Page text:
Nicky Riemer
Executive Chef and Co-Owner Union Dining, Richmond

The humble beetroot is my favourite winter vegetable, although there is nothing humble about it. Roasted with garlic in paper, or grated into a salad with green beans, or pickled; they are so versatile during the colder months. There is always a jar of my pickled baby beetroots in the fridge at home, which often doesn’t last long. Pickled beetroots are simply done; just bring the beetroots to the boil in cold water, drain and rub the skin off, then pour over a hot mix of equal quantities red wine vinegar and sugar with a sprig of thyme and some bay leaves. I love pickled beetroots with paper-thin slices of raw fish and sour cream, or with bresaola and shaved parmesan, or on their own with Yarra Valley Persian-style feta and crusty bread.

Garland chrysanthemum

Tony Tan Chef
Food Writer, Creative Director (Cultural) Melbourne Food and Wine Festival

When cabbage, Brussels sprouts and cavalo nero start making an appearance at farmers markets, we know for sure that winter is fast approaching. However, apart from the ubiquitous bok choy, many of us know little of what Asian winter greens are. In north Asia, winter melon, wong bok (also know as Chinese cabbage) and garland chrysanthemum star throughout winter. Garland chrysanthemum is the edible member of the chrysanthemum family and is popular in Japanese, Korean and Chinese cooking. Called tong ho in Cantonese and shingiku in Japanese, it originated in the Mediterranean. Grown mainly for its leaves and young stems, this annual imparts a distinct floral note to soups and hot pots. It can also be stir-fried, though it turns slightly bitter if it is cooked for too long. It is excellent as a salad green with roasted pine nuts or hazelnuts and dressed with a splash of olive oil and vinegar. My favourite method of cooking this vegetable is to blanch it quickly, refresh in cold water and toss with silken bean and sesame oil. When next in your local Asian greengrocer, pick up a bunch of this leafy green and give it a go.

Brussels Sprouts

Michael Harden
Melbourne Editor, Gourmet Traveller, Freelance Food Writer and Author

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The heinous overcooking crimes committed against Brussels sprouts by past generations have left them with a somewhat stinky reputation. But treated with the love and affection they deserve, these little anti-oxidant and potassium-rich members of the Brassica family (also responsible for cabbage and broccoli) can become one of your main reasons to celebrate the chilly onset of winter. First rule is to get ‘em while they’re young. The small, tightly curled, bright green ones are the best (avoid the larger flabby ones and their unsightly yellow leaves) because they are sweet and crunchy and make you feel like a better person for having consumed them. You can simply steam them (but not for too long) and then toss them with some butter, but my favourite thing is to steam them part of the way, chop them in half and then pan fry them in a little butter with some good quality bacon. If you slightly brown the leaves and the edges of the sprouts so you get some sugary caramelising happening, you’ll be even happier.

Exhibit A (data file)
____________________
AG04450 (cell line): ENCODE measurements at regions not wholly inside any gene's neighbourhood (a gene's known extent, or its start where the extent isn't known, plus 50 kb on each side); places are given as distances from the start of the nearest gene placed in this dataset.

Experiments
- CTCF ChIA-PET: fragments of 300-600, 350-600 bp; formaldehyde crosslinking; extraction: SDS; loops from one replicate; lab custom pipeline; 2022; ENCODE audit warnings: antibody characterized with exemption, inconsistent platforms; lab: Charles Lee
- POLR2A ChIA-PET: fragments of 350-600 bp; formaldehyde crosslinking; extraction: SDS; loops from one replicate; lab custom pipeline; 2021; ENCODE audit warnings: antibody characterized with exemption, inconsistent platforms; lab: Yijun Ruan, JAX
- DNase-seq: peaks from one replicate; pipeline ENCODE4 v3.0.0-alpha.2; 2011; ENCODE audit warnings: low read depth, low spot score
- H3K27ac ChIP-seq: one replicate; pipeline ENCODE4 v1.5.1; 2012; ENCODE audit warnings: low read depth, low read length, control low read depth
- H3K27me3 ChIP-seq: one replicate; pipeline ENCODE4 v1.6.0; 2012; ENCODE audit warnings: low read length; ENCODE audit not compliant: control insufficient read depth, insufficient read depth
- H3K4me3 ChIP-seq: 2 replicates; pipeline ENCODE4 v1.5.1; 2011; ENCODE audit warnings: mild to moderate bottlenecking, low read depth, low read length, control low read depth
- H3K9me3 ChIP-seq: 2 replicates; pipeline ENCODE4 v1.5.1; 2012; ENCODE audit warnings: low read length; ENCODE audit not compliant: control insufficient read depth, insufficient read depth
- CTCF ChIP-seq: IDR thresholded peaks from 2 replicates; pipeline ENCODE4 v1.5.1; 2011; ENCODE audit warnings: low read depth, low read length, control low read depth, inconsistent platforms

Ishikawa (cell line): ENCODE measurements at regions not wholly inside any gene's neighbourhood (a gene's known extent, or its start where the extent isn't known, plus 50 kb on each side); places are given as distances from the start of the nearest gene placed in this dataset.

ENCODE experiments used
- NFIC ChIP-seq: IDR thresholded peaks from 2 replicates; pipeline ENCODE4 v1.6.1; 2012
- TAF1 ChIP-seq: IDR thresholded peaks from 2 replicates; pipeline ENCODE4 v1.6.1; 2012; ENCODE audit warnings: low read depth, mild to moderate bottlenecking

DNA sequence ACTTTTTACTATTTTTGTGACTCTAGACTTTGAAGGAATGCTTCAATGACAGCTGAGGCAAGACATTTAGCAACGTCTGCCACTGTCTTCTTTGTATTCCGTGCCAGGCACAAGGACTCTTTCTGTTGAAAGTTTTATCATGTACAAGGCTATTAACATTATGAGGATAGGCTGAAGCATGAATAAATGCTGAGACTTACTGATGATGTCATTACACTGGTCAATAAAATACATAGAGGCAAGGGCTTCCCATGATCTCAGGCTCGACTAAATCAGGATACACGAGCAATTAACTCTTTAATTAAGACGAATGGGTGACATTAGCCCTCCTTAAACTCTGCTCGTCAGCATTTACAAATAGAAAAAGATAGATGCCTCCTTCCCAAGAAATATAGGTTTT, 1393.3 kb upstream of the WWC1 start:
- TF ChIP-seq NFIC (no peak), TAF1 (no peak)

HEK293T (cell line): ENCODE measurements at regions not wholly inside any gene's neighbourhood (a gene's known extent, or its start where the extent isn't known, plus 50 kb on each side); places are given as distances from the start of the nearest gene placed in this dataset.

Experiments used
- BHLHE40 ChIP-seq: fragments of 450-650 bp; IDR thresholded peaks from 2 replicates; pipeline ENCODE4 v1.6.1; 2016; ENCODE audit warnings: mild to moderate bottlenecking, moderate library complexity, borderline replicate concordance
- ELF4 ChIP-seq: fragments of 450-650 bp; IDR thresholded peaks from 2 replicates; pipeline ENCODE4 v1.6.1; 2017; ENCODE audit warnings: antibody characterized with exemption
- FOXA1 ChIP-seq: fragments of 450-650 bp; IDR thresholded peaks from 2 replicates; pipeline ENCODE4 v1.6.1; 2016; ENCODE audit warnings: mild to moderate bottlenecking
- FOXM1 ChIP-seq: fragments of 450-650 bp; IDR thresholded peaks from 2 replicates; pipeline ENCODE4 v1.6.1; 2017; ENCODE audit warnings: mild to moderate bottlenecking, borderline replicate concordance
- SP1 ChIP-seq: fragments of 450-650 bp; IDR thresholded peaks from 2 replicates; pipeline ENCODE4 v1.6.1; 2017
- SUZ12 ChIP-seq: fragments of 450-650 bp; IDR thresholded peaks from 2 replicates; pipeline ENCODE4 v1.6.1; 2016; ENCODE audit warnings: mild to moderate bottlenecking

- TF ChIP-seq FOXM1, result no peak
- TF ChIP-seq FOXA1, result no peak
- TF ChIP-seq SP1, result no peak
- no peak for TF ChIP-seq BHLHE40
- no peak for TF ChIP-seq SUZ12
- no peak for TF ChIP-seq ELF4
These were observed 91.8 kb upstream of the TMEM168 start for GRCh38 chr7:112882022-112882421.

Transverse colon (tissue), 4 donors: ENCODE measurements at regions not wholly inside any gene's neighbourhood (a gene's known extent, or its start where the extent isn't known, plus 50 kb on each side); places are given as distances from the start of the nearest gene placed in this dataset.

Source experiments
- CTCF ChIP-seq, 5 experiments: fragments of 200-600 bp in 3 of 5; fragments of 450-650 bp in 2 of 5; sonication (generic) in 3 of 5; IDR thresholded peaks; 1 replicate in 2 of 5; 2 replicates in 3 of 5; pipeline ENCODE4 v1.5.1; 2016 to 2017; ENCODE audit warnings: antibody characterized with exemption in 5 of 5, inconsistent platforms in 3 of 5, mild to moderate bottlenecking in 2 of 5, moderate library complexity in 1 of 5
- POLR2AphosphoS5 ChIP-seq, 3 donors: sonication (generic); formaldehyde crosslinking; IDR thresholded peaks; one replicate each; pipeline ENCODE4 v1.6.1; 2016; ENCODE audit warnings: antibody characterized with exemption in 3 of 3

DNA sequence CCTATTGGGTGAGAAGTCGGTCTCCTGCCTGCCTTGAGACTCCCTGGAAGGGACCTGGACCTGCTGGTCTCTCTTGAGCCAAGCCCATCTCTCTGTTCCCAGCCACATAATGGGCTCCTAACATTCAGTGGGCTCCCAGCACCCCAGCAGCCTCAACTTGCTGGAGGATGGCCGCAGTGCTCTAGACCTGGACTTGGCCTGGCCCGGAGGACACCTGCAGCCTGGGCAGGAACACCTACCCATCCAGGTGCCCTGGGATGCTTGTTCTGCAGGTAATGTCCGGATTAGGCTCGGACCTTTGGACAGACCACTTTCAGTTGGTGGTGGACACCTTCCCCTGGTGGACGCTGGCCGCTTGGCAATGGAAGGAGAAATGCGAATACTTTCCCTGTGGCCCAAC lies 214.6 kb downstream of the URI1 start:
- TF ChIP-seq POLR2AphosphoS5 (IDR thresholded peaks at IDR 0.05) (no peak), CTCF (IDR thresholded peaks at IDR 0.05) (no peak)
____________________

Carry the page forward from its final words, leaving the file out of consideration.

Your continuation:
Necia Wilden
Co-Editor, Food + Wine, The Weekend Australian Magazine

My favourite winter vegetable is Brussels sprouts, for which I offer no excuse or apology. My theory on sprouts is that if they were rare or expensive they would be revered, but because they're cheap... people love to sneer at them. The best way to cook them is any way that gives them a slightly burnt, charry edge. I usually par-boil them, then fry them in unsalted butter until they start to blacken around the edges. This is hell on the saucepan but great for the sprouts. And it gets rid of that slightly sulphurous whiff that can be off-putting to some people. You can add a pinch of nutmeg, or curry powder if you like, and plenty of salt. Recently I read that Porteno restaurant in Sydney serves them deep-fried with mint. Now that I'd love to try.

Red Cabbage

Sacha Meier
Owner and Chef Ba Ba Lu, Lorne

I love to use red cabbage in winter. After spending many years as a chef in Europe, I really appreciate red cabbage and how delicious it can be. I like to sauté it in olive oil, deglaze the pan with cabernet vinegar and add toasted pine nuts and sultanas. Yum!


Andrew Gimber
Chef, Chin Chin, Melbourne

My favourite winter vegetable is the underrated cabbage. I use it in lots of salads, curries and stir fries - it is one of the most versatile and vegetables for its structure and crispness. Cabbage is great is dishes like dry curry 'Pad Ped' with stir fried winter vegetables and spice crusted organic tofu kaffir lime leaf and Thai basil.